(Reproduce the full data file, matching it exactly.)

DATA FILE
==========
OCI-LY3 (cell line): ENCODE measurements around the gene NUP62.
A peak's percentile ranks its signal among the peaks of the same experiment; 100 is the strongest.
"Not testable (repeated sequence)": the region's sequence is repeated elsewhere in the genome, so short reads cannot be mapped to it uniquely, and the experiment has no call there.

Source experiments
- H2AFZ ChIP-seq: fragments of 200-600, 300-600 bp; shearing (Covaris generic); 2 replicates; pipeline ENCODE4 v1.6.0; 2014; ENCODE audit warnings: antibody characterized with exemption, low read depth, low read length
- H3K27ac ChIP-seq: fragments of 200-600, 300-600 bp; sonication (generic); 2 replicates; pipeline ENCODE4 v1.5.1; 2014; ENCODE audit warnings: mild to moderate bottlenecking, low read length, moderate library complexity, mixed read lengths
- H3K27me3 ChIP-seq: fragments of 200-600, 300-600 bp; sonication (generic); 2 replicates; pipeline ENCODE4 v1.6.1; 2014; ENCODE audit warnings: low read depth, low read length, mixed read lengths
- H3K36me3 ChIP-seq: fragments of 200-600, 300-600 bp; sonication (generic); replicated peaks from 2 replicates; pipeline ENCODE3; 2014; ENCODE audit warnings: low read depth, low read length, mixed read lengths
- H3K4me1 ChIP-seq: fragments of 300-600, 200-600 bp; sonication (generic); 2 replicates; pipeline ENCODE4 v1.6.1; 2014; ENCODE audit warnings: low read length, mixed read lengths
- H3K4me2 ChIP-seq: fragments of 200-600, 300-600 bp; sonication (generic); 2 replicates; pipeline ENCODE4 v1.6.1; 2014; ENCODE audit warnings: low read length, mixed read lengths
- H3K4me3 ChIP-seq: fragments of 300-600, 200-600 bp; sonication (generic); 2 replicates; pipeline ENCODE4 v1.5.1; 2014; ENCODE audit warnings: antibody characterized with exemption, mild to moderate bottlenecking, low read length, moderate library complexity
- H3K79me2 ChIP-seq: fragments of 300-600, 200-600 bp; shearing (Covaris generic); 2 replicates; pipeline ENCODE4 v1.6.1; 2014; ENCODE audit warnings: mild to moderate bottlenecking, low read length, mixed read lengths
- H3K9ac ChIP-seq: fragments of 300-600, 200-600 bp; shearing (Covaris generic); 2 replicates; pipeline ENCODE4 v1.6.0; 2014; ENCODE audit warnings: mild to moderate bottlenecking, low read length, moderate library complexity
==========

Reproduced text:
OCI-LY3 (cell line): ENCODE measurements around the gene NUP62.
A peak's percentile ranks its signal among the peaks of the same experiment; 100 is the strongest.
"Not testable (repeated sequence)": the region's sequence is repeated elsewhere in the genome, so short reads cannot be mapped to it uniquely, and the experiment has no call there.

Source experiments
- H2AFZ ChIP-seq: fragments of 200-600, 300-600 bp; shearing (Covaris generic); 2 replicates; pipeline ENCODE4 v1.6.0; 2014; ENCODE audit warnings: antibody characterized with exemption, low read depth, low read length
- H3K27ac ChIP-seq: fragments of 200-600, 300-600 bp; sonication (generic); 2 replicates; pipeline ENCODE4 v1.5.1; 2014; ENCODE audit warnings: mild to moderate bottlenecking, low read length, moderate library complexity, mixed read lengths
- H3K27me3 ChIP-seq: fragments of 200-600, 300-600 bp; sonication (generic); 2 replicates; pipeline ENCODE4 v1.6.1; 2014; ENCODE audit warnings: low read depth, low read length, mixed read lengths
- H3K36me3 ChIP-seq: fragments of 200-600, 300-600 bp; sonication (generic); replicated peaks from 2 replicates; pipeline ENCODE3; 2014; ENCODE audit warnings: low read depth, low read length, mixed read lengths
- H3K4me1 ChIP-seq: fragments of 300-600, 200-600 bp; sonication (generic); 2 replicates; pipeline ENCODE4 v1.6.1; 2014; ENCODE audit warnings: low read length, mixed read lengths
- H3K4me2 ChIP-seq: fragments of 200-600, 300-600 bp; sonication (generic); 2 replicates; pipeline ENCODE4 v1.6.1; 2014; ENCODE audit warnings: low read length, mixed read lengths
- H3K4me3 ChIP-seq: fragments of 300-600, 200-600 bp; sonication (generic); 2 replicates; pipeline ENCODE4 v1.5.1; 2014; ENCODE audit warnings: antibody characterized with exemption, mild to moderate bottlenecking, low read length, moderate library complexity
- H3K79me2 ChIP-seq: fragments of 300-600, 200-600 bp; shearing (Covaris generic); 2 replicates; pipeline ENCODE4 v1.6.1; 2014; ENCODE audit warnings: mild to moderate bottlenecking, low read length, mixed read lengths
- H3K9ac ChIP-seq: fragments of 300-600, 200-600 bp; shearing (Covaris generic); 2 replicates; pipeline ENCODE4 v1.6.0; 2014; ENCODE audit warnings: mild to moderate bottlenecking, low read length, moderate library complexity